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Quotations From RALPH WALDO EMERSON

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  • 1.
    Empirical science is apt to cloud the sight, and, by the very knowledge of functions and processes, to bereave the student of the manly contemplation of the whole.
    Ralph Waldo Emerson (1803-1882), U.S. essayist, poet, philosopher. Nature, ch. 8 (1836, revised and repr. 1849).
  • 2.
    Heroism feels and never reasons, and therefore is always right.
    Ralph Waldo Emerson (1803-1882), U.S. essayist, poet, philosopher. "Heroism," Essays, First Series (1841).
  • 3.
    For, the experience of each new age requires a new confession, and the world seems always waiting for its poet.
    Ralph Waldo Emerson (1803-1882), U.S. essayist, poet, philosopher. "The Poet," Essays, Second Series (1844).

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  • 4.
    The boy is a Greek; the youth, romantic; the adult, reflective.
    Ralph Waldo Emerson (1803-1882), U.S. essayist, poet, philosopher. Oration, August 31, 1837, delivered before the Phi Beta Kappa Society, Cambridge, Massachusetts. "The American Scholar," repr. In Emerson: Essays and Lectures, ed. Joel Porte (1983).

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  • 5.
    The world is full of judgment-days, and into every assembly that a man enters, in every action he attempts, he is gauged and stamped.
    Ralph Waldo Emerson (1803-1882), U.S. essayist, poet, philosopher. "Spiritual Laws," Essays, First Series (1841, repr. 1847).

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  • 6.
    Our housekeeping is mendicant, our arts, our occupations, our marriages, our religion we have not chosen, but society has chosen for us. We are parlor soldiers. We shun the ragged battle of fate, where strength is born.
    Ralph Waldo Emerson (1803-1882), U.S. essayist, poet, philosopher. "Self-Reliance," Essays, First Series (1841, repr. 1847). Society.

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  • 7.
    The rule for hospitality and Irish "help," is, to have the same dinner every day throughout the year. At last, Mrs. O'Shaughnessy learns to cook it to a nicety, the host learns to carve it, and the guests are well served.
    Ralph Waldo Emerson (1803-1882), U.S. essayist, poet, philosopher. "Power," The Conduct of Life (1860).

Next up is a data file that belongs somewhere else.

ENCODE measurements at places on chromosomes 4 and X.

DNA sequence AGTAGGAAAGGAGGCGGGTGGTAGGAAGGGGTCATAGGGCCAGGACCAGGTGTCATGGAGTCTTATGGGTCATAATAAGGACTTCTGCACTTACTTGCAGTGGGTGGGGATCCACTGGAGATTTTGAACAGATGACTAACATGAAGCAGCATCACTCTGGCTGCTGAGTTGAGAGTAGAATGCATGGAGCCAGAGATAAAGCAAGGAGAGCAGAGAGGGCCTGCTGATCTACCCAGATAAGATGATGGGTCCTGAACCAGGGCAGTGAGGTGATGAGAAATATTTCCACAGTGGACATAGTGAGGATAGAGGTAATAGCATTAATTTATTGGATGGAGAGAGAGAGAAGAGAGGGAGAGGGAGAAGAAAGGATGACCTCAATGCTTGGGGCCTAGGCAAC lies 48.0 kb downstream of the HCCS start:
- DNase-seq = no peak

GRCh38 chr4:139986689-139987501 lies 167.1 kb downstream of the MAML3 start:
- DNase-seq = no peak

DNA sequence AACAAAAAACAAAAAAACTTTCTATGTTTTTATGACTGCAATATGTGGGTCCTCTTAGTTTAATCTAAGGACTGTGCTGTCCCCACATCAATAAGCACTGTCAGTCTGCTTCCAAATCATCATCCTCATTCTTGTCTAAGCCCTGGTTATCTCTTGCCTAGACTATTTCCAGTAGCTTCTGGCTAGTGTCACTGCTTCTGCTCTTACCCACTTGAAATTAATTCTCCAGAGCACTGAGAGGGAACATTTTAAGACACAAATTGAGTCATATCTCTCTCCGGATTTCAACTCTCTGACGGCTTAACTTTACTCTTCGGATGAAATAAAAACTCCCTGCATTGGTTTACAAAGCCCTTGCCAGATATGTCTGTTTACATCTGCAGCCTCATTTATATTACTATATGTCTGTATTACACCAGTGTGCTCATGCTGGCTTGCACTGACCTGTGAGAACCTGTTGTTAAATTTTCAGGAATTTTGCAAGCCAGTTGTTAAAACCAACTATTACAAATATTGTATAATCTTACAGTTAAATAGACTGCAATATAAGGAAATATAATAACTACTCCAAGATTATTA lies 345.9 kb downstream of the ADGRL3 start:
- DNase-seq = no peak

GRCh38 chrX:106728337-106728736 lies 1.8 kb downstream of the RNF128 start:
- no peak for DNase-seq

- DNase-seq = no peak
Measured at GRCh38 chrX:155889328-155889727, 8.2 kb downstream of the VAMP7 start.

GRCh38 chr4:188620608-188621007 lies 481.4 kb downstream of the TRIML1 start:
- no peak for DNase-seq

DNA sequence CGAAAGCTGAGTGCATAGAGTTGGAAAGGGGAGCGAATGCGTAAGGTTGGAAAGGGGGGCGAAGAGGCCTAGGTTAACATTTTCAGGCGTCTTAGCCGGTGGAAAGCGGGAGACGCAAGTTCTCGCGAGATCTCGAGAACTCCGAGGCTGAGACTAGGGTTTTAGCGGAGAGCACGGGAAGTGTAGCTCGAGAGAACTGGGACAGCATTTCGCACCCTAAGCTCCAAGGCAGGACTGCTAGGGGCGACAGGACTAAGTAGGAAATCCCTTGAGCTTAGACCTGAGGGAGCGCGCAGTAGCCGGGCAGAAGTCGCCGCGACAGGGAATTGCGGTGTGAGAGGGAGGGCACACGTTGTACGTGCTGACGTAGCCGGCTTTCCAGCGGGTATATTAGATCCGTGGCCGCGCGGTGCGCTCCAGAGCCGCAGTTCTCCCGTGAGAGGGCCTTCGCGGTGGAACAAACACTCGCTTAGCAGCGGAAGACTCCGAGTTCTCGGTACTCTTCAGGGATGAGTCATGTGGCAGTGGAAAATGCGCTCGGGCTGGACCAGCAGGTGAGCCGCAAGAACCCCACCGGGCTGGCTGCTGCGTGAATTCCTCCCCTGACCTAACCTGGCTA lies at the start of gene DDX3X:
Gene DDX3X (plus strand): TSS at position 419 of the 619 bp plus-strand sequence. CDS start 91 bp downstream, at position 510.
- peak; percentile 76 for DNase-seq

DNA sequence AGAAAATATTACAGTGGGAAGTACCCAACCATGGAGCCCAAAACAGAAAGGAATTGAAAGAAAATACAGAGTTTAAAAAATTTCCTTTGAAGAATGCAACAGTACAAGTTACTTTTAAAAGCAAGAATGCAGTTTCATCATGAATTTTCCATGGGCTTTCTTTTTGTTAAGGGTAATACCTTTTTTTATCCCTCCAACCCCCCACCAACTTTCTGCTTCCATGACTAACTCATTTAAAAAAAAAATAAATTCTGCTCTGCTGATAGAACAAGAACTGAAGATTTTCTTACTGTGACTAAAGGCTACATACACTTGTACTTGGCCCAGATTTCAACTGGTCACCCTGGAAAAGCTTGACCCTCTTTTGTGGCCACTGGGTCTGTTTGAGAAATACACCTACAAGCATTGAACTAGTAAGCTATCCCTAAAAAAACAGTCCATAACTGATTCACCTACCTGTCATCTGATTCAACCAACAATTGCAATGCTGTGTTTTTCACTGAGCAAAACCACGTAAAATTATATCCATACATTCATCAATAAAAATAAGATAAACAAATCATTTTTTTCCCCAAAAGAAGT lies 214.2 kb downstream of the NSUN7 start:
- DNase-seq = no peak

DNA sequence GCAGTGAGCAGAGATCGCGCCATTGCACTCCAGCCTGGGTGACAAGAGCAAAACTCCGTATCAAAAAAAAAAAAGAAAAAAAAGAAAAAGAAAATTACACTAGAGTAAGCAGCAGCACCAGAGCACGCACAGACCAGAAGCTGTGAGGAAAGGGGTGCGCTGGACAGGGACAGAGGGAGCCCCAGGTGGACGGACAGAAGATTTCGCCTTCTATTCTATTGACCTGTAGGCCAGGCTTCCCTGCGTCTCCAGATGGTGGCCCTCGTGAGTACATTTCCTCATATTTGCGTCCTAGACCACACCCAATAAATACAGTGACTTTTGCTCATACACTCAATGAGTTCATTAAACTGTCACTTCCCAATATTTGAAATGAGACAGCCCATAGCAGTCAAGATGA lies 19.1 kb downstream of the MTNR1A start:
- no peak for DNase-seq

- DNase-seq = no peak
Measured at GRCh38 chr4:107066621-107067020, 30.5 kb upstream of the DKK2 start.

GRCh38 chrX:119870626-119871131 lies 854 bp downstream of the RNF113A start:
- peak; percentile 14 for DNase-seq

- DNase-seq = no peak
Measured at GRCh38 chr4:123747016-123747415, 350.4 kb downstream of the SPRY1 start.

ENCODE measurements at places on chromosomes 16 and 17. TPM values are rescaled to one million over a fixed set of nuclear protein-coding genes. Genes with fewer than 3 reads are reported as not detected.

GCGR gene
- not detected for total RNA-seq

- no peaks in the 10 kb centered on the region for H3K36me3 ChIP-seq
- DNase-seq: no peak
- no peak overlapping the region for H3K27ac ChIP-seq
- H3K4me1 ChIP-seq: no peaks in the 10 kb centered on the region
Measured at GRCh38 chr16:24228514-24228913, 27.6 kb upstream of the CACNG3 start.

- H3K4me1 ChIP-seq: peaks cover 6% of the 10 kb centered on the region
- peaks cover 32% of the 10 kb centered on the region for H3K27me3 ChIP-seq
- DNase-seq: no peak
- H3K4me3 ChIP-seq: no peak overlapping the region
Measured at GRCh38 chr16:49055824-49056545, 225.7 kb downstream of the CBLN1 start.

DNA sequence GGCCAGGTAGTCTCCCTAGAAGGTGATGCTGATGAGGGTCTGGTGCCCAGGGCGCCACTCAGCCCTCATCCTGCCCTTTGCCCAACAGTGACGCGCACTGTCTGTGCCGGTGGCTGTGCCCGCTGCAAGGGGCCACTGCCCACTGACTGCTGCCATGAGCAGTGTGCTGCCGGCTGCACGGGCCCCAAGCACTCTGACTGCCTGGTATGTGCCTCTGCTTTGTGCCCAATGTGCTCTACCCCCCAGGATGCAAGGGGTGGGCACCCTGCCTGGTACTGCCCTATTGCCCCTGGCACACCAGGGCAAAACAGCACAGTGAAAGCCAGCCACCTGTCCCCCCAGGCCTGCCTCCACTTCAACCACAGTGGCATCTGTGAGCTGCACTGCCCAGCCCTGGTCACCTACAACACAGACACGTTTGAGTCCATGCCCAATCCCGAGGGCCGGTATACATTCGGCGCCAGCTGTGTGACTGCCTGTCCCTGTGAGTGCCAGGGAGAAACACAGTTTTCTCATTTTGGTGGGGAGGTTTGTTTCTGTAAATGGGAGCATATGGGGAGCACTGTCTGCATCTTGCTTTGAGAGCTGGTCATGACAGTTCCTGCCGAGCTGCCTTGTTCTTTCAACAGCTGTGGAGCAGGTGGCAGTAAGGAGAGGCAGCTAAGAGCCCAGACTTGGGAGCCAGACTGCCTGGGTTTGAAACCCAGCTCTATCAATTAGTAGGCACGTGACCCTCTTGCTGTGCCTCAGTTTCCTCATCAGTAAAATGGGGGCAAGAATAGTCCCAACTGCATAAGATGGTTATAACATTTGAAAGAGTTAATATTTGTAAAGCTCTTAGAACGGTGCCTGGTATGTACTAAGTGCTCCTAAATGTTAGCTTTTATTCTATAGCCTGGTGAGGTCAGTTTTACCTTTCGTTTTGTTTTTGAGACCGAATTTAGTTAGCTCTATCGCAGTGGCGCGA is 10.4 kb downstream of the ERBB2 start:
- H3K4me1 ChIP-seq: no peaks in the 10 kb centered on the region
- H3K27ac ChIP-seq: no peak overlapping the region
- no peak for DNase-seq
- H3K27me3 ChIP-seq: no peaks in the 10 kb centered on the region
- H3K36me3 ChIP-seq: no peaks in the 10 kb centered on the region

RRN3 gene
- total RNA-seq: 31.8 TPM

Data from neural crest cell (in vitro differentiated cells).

• 8.
    If a man can write a better book, preach a better sermon, or make a better mouse-trap, than his neighbor, though he build his house in the woods, the world will make a beaten path to his door.
    Ralph Waldo Emerson (1803-1882), U.S. essayist, poet, philosopher. Attributed. Ascribed to Emerson by Sarah Yule in the anthology Borrowings (1889), later said by her to originate in a lecture given by Emerson in 1871. A similar passage appears in Emerson's Journals (1909-1914), which provided material for many of his lectures and writings. The remark's authorship was also claimed by Elbert Hubbard in A Thousand and One Epigrams (1911). In The Worst Years of Our Lives, "The Cult of Busyness" (1991), Barbara Ehrenreich wrote: "Anyone who has invented a better mousetrap, or the contemporary equivalent, can expect to be harassed by strangers demanding that you read their unpublished manuscripts or undergo the humiliation of public speaking, usually on remote Midwestern campuses."

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  • 9.
    If thought makes free, so does the moral sentiment. The mixtures of spiritual chemistry refuse to be analyzed.
    Ralph Waldo Emerson (1803-1882), U.S. essayist, poet, philosopher. "Fate," The Conduct of Life (1860).
  • 10.
    Plato is philosophy, and philosophy, Plato,—at once the glory and the shame of mankind, since neither Saxon nor Roman have availed to add any idea to his categories.
    Ralph Waldo Emerson (1803-1882), U.S. essayist, poet, philosopher. "Plato; or, the Philosopher," Representative Men (1850).
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